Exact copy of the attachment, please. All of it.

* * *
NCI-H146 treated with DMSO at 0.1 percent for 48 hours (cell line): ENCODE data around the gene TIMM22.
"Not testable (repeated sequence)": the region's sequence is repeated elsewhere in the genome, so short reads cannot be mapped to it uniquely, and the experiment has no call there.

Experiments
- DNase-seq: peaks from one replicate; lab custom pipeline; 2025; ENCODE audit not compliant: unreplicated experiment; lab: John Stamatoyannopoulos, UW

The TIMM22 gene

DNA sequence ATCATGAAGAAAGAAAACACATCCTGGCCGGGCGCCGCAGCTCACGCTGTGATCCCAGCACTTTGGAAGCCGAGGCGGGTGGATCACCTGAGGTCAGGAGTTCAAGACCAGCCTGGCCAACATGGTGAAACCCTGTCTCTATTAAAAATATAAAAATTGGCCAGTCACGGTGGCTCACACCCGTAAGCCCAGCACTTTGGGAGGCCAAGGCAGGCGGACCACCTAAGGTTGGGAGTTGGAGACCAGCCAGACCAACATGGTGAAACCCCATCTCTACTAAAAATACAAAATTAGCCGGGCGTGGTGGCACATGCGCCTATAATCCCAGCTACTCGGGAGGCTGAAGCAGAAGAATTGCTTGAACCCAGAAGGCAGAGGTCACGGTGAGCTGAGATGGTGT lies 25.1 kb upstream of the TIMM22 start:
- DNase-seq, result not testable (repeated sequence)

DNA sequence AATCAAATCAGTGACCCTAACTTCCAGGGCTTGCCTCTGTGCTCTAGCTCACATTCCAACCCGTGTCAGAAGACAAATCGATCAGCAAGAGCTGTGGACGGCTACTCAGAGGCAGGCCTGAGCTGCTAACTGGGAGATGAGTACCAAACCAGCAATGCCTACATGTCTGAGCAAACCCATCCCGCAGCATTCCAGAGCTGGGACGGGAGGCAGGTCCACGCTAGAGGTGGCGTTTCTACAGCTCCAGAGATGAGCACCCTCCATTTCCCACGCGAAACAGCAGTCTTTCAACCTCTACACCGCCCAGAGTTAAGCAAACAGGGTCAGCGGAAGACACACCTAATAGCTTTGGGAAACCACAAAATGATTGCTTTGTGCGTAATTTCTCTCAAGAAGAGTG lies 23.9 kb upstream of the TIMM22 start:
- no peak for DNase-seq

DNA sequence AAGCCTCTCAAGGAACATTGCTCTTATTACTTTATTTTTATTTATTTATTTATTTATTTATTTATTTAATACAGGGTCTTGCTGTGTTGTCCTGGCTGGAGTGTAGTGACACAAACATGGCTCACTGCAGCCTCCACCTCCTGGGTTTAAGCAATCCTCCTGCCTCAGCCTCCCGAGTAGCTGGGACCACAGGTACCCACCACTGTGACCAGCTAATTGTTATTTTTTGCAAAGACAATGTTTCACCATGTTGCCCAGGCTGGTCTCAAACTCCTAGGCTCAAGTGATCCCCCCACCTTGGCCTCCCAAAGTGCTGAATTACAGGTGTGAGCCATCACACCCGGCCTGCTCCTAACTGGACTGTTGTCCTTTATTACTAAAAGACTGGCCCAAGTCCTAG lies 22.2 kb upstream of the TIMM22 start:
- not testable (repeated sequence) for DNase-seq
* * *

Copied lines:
NCI-H146 treated with DMSO at 0.1 percent for 48 hours (cell line): ENCODE data around the gene TIMM22.
"Not testable (repeated sequence)": the region's sequence is repeated elsewhere in the genome, so short reads cannot be mapped to it uniquely, and the experiment has no call there.

Experiments
- DNase-seq: peaks from one replicate; lab custom pipeline; 2025; ENCODE audit not compliant: unreplicated experiment; lab: John Stamatoyannopoulos, UW

The TIMM22 gene

DNA sequence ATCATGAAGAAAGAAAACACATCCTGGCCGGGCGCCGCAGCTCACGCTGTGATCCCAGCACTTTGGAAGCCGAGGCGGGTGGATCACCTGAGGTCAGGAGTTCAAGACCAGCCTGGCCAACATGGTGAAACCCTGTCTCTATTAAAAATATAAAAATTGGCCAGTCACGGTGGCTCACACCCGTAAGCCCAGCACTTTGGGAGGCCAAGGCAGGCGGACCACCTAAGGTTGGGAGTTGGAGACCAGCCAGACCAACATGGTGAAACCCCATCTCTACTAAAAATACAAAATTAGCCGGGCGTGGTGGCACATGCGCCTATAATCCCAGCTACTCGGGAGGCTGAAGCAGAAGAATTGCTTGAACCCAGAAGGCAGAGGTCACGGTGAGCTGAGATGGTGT lies 25.1 kb upstream of the TIMM22 start:
- DNase-seq, result not testable (repeated sequence)

DNA sequence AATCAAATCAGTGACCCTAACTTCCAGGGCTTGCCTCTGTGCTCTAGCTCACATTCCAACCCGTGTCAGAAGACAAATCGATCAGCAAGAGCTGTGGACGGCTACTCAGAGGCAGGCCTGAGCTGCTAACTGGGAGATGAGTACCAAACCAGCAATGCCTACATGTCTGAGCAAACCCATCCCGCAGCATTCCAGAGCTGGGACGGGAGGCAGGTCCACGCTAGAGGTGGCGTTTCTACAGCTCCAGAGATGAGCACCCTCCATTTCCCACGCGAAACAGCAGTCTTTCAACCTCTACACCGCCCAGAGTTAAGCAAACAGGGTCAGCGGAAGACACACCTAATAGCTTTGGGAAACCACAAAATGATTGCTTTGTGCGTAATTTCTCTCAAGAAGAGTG lies 23.9 kb upstream of the TIMM22 start:
- no peak for DNase-seq

DNA sequence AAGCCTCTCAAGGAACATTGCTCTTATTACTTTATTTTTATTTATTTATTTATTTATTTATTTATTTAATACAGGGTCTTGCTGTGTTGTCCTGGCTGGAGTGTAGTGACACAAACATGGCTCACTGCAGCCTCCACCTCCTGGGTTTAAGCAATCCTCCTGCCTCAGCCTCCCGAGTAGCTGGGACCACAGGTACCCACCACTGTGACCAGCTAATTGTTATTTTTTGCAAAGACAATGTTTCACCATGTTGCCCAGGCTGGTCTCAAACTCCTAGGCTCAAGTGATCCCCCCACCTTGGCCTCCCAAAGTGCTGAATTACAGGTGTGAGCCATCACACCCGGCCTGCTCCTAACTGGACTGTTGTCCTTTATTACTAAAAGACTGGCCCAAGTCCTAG lies 22.2 kb upstream of the TIMM22 start:
- not testable (repeated sequence) for DNase-seq